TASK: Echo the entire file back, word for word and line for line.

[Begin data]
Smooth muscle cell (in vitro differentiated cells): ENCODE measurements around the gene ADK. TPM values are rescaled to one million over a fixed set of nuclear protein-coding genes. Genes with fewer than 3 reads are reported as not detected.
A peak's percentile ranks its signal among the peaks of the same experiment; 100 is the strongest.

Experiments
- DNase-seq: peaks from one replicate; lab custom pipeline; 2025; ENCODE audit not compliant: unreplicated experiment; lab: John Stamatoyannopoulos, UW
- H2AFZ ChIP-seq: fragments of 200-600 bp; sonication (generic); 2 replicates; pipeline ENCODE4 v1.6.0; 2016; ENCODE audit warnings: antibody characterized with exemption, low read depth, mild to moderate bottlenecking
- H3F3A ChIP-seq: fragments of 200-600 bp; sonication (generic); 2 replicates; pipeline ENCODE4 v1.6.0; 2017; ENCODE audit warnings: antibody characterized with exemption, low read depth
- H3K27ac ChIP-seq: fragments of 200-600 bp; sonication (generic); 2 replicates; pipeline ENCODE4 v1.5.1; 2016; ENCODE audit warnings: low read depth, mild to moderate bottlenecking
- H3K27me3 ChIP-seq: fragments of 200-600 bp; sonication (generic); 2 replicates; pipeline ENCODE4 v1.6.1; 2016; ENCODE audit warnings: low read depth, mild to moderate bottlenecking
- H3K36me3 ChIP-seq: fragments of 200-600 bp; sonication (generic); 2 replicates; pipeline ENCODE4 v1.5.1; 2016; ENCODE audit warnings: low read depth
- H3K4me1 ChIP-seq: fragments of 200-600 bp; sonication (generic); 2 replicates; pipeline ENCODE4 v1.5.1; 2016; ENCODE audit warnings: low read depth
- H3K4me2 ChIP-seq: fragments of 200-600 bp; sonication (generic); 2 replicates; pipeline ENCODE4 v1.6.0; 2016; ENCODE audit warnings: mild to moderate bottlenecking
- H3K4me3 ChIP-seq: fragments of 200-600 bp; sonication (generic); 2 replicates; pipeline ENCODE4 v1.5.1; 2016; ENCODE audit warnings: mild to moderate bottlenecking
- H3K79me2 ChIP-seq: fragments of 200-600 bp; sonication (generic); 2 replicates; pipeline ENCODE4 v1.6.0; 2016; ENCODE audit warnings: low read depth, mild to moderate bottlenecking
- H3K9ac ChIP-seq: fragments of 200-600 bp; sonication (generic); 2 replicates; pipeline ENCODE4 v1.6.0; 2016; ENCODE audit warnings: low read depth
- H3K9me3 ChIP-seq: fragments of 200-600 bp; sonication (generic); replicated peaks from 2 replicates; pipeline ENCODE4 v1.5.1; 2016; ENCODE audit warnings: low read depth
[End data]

Smooth muscle cell (in vitro differentiated cells): ENCODE measurements around the gene ADK. TPM values are rescaled to one million over a fixed set of nuclear protein-coding genes. Genes with fewer than 3 reads are reported as not detected.
A peak's percentile ranks its signal among the peaks of the same experiment; 100 is the strongest.

Experiments
- DNase-seq: peaks from one replicate; lab custom pipeline; 2025; ENCODE audit not compliant: unreplicated experiment; lab: John Stamatoyannopoulos, UW
- H2AFZ ChIP-seq: fragments of 200-600 bp; sonication (generic); 2 replicates; pipeline ENCODE4 v1.6.0; 2016; ENCODE audit warnings: antibody characterized with exemption, low read depth, mild to moderate bottlenecking
- H3F3A ChIP-seq: fragments of 200-600 bp; sonication (generic); 2 replicates; pipeline ENCODE4 v1.6.0; 2017; ENCODE audit warnings: antibody characterized with exemption, low read depth
- H3K27ac ChIP-seq: fragments of 200-600 bp; sonication (generic); 2 replicates; pipeline ENCODE4 v1.5.1; 2016; ENCODE audit warnings: low read depth, mild to moderate bottlenecking
- H3K27me3 ChIP-seq: fragments of 200-600 bp; sonication (generic); 2 replicates; pipeline ENCODE4 v1.6.1; 2016; ENCODE audit warnings: low read depth, mild to moderate bottlenecking
- H3K36me3 ChIP-seq: fragments of 200-600 bp; sonication (generic); 2 replicates; pipeline ENCODE4 v1.5.1; 2016; ENCODE audit warnings: low read depth
- H3K4me1 ChIP-seq: fragments of 200-600 bp; sonication (generic); 2 replicates; pipeline ENCODE4 v1.5.1; 2016; ENCODE audit warnings: low read depth
- H3K4me2 ChIP-seq: fragments of 200-600 bp; sonication (generic); 2 replicates; pipeline ENCODE4 v1.6.0; 2016; ENCODE audit warnings: mild to moderate bottlenecking
- H3K4me3 ChIP-seq: fragments of 200-600 bp; sonication (generic); 2 replicates; pipeline ENCODE4 v1.5.1; 2016; ENCODE audit warnings: mild to moderate bottlenecking
- H3K79me2 ChIP-seq: fragments of 200-600 bp; sonication (generic); 2 replicates; pipeline ENCODE4 v1.6.0; 2016; ENCODE audit warnings: low read depth, mild to moderate bottlenecking
- H3K9ac ChIP-seq: fragments of 200-600 bp; sonication (generic); 2 replicates; pipeline ENCODE4 v1.6.0; 2016; ENCODE audit warnings: low read depth
- H3K9me3 ChIP-seq: fragments of 200-600 bp; sonication (generic); replicated peaks from 2 replicates; pipeline ENCODE4 v1.5.1; 2016; ENCODE audit warnings: low read depth